The soldiers were travelling five miles east of Shaibah - the British logistics headquarters south-west of Basra - when the explosive device went off at 8.30am British time yesterday.
They are the first soldiers killed by hostile action near Basra for almost a year. Other British soldiers have been killed in the more volatile area of Amarah or north of the British-controlled sector.
Yesterday, the Ministry of Defence said details of names or regiments would not be released until all next of kin had been contacted.
"We can confirm that two soldiers from Multi-National Division South-East died this morning at 11.30 local time from injuries sustained in a roadside bomb explosion in Basra province," said an MoD spokesman.
John Reid, the Secretary of State for Defence, said: "I would like to offer my sympathy and personal condolences to the families of the two service personnel who lost their lives in Iraq.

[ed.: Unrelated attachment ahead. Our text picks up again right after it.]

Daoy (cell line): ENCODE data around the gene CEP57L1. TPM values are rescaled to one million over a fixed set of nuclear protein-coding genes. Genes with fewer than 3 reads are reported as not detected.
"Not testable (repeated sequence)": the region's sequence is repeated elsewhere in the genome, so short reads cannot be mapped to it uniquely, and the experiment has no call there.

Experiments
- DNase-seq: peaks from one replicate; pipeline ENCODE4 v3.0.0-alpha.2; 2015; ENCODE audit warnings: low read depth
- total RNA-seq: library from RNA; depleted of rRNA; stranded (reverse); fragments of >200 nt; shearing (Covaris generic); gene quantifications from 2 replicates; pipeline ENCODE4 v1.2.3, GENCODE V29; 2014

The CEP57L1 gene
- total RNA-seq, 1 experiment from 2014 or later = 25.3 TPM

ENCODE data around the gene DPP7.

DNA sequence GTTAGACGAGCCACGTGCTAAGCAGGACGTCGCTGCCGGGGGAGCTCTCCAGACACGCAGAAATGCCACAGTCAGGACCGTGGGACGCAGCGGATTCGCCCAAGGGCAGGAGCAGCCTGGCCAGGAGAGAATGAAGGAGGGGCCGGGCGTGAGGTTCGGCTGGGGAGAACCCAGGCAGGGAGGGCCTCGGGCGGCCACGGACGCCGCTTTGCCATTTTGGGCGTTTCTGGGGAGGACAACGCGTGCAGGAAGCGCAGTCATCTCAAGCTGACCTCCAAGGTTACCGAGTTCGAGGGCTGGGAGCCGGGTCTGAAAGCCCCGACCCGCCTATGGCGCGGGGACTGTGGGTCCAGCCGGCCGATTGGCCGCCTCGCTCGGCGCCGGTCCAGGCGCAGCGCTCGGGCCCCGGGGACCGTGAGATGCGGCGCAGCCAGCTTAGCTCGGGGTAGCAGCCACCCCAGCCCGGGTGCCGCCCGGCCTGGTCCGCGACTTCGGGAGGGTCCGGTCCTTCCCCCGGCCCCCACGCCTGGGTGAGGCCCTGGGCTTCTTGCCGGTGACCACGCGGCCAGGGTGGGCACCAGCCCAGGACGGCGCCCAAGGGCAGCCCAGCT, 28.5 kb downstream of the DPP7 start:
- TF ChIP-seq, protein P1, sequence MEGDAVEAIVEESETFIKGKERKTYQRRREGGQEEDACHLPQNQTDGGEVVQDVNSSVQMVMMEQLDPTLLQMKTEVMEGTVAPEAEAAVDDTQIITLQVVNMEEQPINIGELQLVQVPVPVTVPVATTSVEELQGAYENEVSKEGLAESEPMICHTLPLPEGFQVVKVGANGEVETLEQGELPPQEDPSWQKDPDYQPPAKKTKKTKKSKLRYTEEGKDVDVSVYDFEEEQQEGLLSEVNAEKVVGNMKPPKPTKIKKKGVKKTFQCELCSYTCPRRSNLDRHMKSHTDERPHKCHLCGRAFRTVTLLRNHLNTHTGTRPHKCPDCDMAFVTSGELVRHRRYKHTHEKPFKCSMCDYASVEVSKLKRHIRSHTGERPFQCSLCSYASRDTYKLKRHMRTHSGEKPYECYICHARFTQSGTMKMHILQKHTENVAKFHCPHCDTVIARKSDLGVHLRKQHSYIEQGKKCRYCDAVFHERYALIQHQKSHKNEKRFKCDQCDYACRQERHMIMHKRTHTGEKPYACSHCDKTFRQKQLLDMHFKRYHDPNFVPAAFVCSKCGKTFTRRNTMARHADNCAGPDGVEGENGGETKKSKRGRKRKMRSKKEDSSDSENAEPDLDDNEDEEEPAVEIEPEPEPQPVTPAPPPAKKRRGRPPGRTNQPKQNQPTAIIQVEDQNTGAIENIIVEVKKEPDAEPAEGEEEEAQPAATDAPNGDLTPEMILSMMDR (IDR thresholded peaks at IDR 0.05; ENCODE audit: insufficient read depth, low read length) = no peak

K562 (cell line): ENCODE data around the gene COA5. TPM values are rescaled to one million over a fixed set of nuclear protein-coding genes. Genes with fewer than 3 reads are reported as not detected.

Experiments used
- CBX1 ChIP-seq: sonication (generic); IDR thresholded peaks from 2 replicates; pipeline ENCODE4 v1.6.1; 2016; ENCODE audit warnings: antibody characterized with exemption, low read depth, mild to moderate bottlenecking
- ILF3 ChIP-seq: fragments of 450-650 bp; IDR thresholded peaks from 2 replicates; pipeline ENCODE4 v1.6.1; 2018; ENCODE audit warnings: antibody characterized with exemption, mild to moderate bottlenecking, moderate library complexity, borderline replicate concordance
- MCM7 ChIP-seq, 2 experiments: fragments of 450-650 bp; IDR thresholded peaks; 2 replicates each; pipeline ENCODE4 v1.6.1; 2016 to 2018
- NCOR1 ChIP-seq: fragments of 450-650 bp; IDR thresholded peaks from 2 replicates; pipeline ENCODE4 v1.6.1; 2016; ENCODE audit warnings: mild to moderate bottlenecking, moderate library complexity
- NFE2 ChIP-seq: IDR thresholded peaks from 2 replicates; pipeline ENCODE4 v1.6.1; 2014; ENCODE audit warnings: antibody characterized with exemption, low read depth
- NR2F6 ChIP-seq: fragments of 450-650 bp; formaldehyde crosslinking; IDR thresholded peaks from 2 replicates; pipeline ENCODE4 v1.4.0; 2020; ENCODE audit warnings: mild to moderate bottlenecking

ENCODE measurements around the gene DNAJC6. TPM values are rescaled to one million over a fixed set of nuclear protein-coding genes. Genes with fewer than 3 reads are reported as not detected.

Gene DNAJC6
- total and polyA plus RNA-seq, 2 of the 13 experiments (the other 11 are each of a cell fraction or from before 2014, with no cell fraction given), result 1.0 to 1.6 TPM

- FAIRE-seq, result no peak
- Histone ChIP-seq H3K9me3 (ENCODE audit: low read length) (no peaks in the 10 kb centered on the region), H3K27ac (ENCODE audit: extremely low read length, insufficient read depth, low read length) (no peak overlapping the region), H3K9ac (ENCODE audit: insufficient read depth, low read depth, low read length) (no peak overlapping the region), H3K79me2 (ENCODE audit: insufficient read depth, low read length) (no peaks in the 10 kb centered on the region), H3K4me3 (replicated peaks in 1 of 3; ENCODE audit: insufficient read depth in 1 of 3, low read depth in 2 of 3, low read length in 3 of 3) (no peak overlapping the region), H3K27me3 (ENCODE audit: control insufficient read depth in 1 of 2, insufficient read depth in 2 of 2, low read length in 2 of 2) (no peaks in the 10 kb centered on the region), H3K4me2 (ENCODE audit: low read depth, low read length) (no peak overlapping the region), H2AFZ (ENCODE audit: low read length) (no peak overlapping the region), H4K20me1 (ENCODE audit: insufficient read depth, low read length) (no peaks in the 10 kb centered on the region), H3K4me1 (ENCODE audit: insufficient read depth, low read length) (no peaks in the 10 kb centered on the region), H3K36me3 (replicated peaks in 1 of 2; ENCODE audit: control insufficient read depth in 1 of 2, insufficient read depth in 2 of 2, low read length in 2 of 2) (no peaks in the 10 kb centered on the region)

"It is deeply tragic that they have been killed whilst carrying out their duty."
Tony Blair was told of the deaths while attending an EU-China summit in Beijing. Mr Blair's spokesman said: "We will watch developments with sadness, as whenever attacks like this occur in Iraq."
Fifty-five servicemen have died in action since the beginning of Operation Telic, the name for UK military operations in Iraq. The rest - including one civilian firefighter and a Royal Navy chief petty officer on a ship not assigned to Telic - have died of natural causes, accidents or incidents which remain under investigation.
The last soldiers to die from hostile action in the Basra region were Corporal Marc Taylor, 27, and Gunner David Lawrence, 25, who were killed when their convoy was ambushed in September last year.